Poetry has a civilising effect on our public conversations
Homer Reciting His Poems by Sir Thomas Lawrence (1790)
FINDING ITS SOUL in an embrace of melancholy and nurtured by “emotions recollected in tranquillity”, poetry has forever been a language of the heart and as Milan Kundera reminded us, “when the heart speaks, the mind finds it indecent to object”. A moving medium of expression that explores the deep recesses of our being, poetry awakens us to suppressed emotions. It rouses sensitivities to a point where grief becomes music of the soul and moments of happiness, a cherished interlude in an ordinary life’s long story of substantive nothingness. As a welcome compensation for loss, poetry navigates around the sharp edges of life without underprizing it. Its potency and universal appeal is in the “tremor and draw” of words that please the senses and arouse the spirit. The expression of intense sensitivity anchored in the pulsating vibrancy of rhyming words enhances its appeal. Its lyrical pull magnifies the force of the message of togetherness, compassion, justice and injustice, love and hate, identity and difference, submission and assertion, anger and anguish, etc, in a symphony of life’s many hues. Poetry creates its own music and is about moments in life with which it is entwined. It assembles “language into art”, freeing the poet to be both “dignified and bold”—it “fills the air, rustles the leaves” as the poet weaves the truth of his age in the image of his own experiences. Sahir Ludhianvi’s introduction to his poetry says it all:
“duniya ne tajrabat o havadis ki shakl men
jo kuchh mujhe diya hai, vo lauta raha huun main”
(Whatever the world has given to me by way of experience and accident, is what I am returning).
The soul of the author is laid bare in his poetry—a “voice that survives the silencing of the voice”. Inspired by compelling emotions and sheltered in the depth of private spaces, poetry, as an expression of the self is profoundly personal. Its popular resonance is a function of the common truths that it mirrors, of which Seemab Akbarabadi has famously said:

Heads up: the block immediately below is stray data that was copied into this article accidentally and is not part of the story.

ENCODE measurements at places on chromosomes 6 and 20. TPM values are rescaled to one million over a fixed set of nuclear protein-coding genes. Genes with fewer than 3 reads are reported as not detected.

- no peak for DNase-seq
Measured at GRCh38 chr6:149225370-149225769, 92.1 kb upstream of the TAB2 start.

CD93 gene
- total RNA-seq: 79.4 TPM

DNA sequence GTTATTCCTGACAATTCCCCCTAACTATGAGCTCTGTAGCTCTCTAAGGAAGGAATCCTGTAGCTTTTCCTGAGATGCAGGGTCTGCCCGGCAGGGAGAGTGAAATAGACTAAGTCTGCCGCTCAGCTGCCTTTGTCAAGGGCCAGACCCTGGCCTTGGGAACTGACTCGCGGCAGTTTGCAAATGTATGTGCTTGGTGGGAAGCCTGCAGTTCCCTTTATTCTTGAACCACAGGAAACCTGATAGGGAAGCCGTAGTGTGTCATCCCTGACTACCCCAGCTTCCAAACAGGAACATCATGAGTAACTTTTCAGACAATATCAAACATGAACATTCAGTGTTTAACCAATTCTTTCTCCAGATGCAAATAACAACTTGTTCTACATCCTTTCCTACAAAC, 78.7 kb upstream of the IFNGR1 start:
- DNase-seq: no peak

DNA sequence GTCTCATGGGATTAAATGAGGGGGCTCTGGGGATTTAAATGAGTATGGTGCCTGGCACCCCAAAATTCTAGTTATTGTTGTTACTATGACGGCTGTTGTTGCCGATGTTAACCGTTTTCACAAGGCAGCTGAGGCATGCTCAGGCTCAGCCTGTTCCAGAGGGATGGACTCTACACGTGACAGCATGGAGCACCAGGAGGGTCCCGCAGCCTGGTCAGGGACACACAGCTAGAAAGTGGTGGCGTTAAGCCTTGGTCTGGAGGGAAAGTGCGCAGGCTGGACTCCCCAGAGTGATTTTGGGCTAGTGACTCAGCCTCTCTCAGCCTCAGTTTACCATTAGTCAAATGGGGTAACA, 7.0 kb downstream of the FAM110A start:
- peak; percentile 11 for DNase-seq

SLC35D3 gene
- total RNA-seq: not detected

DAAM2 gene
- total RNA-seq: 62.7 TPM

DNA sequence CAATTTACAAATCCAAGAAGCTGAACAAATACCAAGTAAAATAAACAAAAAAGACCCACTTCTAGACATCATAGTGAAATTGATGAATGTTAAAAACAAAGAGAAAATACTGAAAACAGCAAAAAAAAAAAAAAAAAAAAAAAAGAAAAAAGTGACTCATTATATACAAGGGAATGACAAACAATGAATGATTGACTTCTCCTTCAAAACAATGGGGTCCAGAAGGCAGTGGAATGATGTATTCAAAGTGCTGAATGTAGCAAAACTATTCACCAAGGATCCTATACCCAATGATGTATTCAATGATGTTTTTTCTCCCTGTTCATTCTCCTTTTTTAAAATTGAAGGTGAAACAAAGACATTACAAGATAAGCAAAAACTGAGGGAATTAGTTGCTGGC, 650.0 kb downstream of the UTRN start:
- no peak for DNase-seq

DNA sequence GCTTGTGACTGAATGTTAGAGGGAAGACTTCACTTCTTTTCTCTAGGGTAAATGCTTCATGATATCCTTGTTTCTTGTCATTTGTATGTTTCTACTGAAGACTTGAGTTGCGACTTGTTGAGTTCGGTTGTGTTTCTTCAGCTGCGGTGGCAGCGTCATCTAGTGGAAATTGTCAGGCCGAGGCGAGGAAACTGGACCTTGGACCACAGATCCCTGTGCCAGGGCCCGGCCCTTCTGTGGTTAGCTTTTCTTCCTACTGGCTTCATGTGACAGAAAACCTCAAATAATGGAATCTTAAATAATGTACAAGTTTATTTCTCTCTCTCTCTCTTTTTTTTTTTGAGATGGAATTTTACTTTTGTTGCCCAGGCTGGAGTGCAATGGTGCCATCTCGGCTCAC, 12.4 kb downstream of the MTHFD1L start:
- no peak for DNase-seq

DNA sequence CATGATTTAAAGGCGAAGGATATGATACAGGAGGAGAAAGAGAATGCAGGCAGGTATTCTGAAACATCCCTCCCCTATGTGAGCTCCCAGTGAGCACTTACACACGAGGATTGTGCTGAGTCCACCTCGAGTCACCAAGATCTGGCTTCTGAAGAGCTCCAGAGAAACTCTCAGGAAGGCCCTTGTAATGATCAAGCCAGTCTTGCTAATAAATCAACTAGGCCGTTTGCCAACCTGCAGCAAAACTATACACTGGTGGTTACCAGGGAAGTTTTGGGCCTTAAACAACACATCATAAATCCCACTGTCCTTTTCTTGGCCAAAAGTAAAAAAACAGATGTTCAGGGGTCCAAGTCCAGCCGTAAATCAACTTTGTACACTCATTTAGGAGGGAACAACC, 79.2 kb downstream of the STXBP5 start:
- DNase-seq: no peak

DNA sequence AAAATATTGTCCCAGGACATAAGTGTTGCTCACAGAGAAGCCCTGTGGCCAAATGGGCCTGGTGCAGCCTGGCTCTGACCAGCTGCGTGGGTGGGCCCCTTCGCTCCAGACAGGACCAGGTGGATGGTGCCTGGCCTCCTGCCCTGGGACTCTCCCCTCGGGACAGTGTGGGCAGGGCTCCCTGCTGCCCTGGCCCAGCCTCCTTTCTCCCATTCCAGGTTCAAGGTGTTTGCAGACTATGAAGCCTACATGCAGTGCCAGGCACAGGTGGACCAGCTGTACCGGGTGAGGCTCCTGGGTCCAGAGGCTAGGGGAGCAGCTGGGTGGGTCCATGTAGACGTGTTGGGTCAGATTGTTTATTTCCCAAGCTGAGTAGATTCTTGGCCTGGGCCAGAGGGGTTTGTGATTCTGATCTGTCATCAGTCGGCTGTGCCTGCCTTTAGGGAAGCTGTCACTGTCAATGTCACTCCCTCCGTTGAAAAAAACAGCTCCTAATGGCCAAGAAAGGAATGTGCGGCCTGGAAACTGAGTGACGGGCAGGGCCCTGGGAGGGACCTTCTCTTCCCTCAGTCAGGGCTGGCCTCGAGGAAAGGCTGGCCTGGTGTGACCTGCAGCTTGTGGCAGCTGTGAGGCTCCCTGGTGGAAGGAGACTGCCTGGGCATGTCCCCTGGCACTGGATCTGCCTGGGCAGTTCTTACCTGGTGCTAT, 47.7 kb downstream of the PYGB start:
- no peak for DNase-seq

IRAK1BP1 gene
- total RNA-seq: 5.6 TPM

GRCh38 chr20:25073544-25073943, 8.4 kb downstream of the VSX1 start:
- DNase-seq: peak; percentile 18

“kahani meri rudad-e-jahan maalum hoti hai
jo sunta hai usi ki dastan maalum hoti hai”
(My story is the story of the world
He who hears it, considers it his own).
The poet’s function is to ensure that his own reality and that of the world around him does not remain outside the poetic realm. His canvass is broad enough to hold the many colours of life in a natural coalescence. He is a “philosopher of the heart”, a chronicler of the past, purveyor of the present and projector of the future. His vision bears the imprint of lived experiences and bridges the divide between sentiment and life’s reality. Shakeel Badayuni brings out the interface between life and literature thus:
“Men Shakeel, Dil Ka Hoon Tarjuma,
Ki Mohabbaton Ka Hoon Raazdaan
Mujhe Fakhr Hai Meri Shayari, Meri Zindagi Se Juda Nahi”
( Shakeel, I am but an echo of my heart,
A confidante of the emotion of love,
I am proud, my poetry and life are not apart).
Whether in depicting despair, ecstasy of the pain of unrequited love, the romanticism of protest or heroism of the brave, all have found immortality in literature. So it is that the histories of the age and nations are encased in their literature that clothes the bones of history in the culture of our times
IN THEIR WIDER philosophical imagination, the litterateurs interrogate the injustices of the times “in the still sad music of humanity”. Whether in depicting despair, ecstasy of the pain of unrequited love, hopelessness, the romanticism of protest or heroism of the brave, all have found immortality in literature. So it is that the histories of the age and nations are encased in their literature that clothes the bones of history in the culture of our times. In uniting philosophy, feeling and verve, art keeps alive the wisdom of the ages that shows us the way. Bertolt Brecht reminded us that art is “not a mirror held up to reality but a hammer with which to shape it.” Treasured compositions of the masters that encase profound wisdom and sensibilities of their time in the sublime arrangement of words, define for us our humanity, giving us the music of our lives and the light that brightens our path.